They also spend less of that time lying in a lateral position with their head supported on their body or the ground, positions conducive to sleep. (They only experience rapid eye movement sleep with the head supported). Cows on wet bedding also spent more time shifting weight between their back legs, an indication of inadequate lying time.
The cows on the clean bedding spent a little more time lying on their bedding compared with those on dirty bedding, and least time lying during the six hours on pasture. Their total lying time in the 24-hour period was greatest.
The comparative times spent lying on the three bedding types suggests that the moisture content of the surface, rather than the contamination, was the factor which deterred them from lying down.

Lying bouts:

The cows on the wet bedding had fewer lying bouts, but there was no significant difference between the average length of these. They had more frequent bouts of longer duration, when on pasture, while over all they had fewer lying bouts.
Cows on the clean bedding had more lying bouts, though the average duration of these was shorter than those on the dirty bedding. Number of lying bouts and duration was similar to the cows off the dirty bedding, during their six hour pasture phase. Overall, the “clean cows” had the most lying bouts but of less duration than the “dirty cows”.

Gait score:

Gait score before and after each of the five day no choice periods was recorded. While gait scores did not exceed 2 on a scale of 1 to 5 in the study, increases in gait score of six of 12 cows on the wet bedding over this short time indicate that cows on wet bedding are more likely to experience lameness when exposure is longer. And as hooves absorb water quickly, this leads to softer hooves and an increase in lameness.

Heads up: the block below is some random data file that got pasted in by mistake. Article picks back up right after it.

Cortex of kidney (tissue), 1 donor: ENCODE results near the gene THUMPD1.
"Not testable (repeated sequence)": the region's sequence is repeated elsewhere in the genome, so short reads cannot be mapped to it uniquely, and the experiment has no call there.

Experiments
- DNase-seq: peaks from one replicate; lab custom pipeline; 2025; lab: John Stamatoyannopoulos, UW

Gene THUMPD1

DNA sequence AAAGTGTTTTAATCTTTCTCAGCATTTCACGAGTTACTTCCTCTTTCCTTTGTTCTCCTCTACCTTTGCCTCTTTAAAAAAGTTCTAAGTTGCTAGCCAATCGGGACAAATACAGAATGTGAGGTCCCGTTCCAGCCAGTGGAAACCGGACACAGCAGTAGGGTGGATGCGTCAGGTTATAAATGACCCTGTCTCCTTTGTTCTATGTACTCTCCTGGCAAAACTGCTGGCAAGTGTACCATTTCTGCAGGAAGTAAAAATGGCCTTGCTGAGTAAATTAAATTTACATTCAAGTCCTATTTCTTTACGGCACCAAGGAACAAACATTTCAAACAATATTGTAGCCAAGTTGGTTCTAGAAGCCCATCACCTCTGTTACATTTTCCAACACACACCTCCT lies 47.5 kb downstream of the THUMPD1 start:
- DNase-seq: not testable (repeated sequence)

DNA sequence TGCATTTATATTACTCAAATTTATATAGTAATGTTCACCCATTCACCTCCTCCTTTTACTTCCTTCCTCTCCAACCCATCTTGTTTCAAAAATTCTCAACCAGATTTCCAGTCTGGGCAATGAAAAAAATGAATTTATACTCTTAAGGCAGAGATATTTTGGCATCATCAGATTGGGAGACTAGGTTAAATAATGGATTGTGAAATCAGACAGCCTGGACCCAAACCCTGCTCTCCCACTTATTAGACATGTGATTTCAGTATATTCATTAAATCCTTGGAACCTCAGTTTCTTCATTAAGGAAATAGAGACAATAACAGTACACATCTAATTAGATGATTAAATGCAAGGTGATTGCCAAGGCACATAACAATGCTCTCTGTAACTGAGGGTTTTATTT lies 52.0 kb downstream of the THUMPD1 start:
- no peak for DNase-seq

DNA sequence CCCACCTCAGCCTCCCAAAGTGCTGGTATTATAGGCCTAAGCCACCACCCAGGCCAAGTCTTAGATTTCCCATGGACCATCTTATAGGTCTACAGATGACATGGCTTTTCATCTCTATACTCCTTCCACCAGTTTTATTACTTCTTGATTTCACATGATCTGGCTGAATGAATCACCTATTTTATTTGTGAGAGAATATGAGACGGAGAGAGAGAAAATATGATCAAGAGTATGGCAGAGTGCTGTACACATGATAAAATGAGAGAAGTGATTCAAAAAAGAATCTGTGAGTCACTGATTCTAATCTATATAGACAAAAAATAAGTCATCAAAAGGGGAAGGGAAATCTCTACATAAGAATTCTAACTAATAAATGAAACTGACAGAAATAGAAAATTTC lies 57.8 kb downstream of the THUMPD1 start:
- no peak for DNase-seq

Hygiene scores were assigned before and after exposure to the bedding types. Time and location of defecation and urination was recorded. Unsurprisingly, cows on the dirty bedding were dirtier than those on the clean and wet bedding, who had similar levels of dirtiness. They tended to avoid urinating and defecating on the clean bedding, and showed no preference on where to urinate between the dirty and wet bedding. Higher levels of moisture and manure most likely increase the exposure to mastitis causing pathogens, and poor hygiene is associated with higher somatic cell counts and sub-clinical mastitis.

Free choice:

There was a clear preference for the clean bedding. With a choice between clean and dirty or wet bedding, they spent 98% of their time on the clean bedding. When faced with a choice between dirty and wet bedding, they spent an average 94% of their time on the dirty bedding. The aversion to the wet bedding was particularly marked.


Wet bedding is known to affect cows. They experience an increase in heat loss especially in cold weather, and it is thought they spend less time spent with their front legs tucked to conserve body heat. (Cows are known to avoid forage and drinking water contaminated with manure).
While it has been known that cattle avoid getting manure on themselves, this study has shown they avoid lying on manure contaminated surfaces. They even try to avoid urinating and defecating on clean, dry areas.
Schutz and her colleagues summarise their work: “There is compelling evidence that wet surfaces impair the welfare of dairy cattle by affecting the quantity and quality of rest. Rebound responses indicate that the motivation to rest is not fulfilled on wet surfaces. Finally, when given a choice, they show clearly that they will avoid wet and dirty surfaces. The combined results indicate that changes in affective state likely underlie these behavioural responses”.
Farmers contemplating building stand-off facilities should keep the results of this work in mind, and incorporate a high standard of drainage, and consider covering the facility to minimise moisture levels in the bedding.
Farmers who have existing stand-off facilities should also learn from this work, and keep the surface as clean and dry as possible. And keeping stocking rates to a reasonable level will minimise moisture and contamination levels.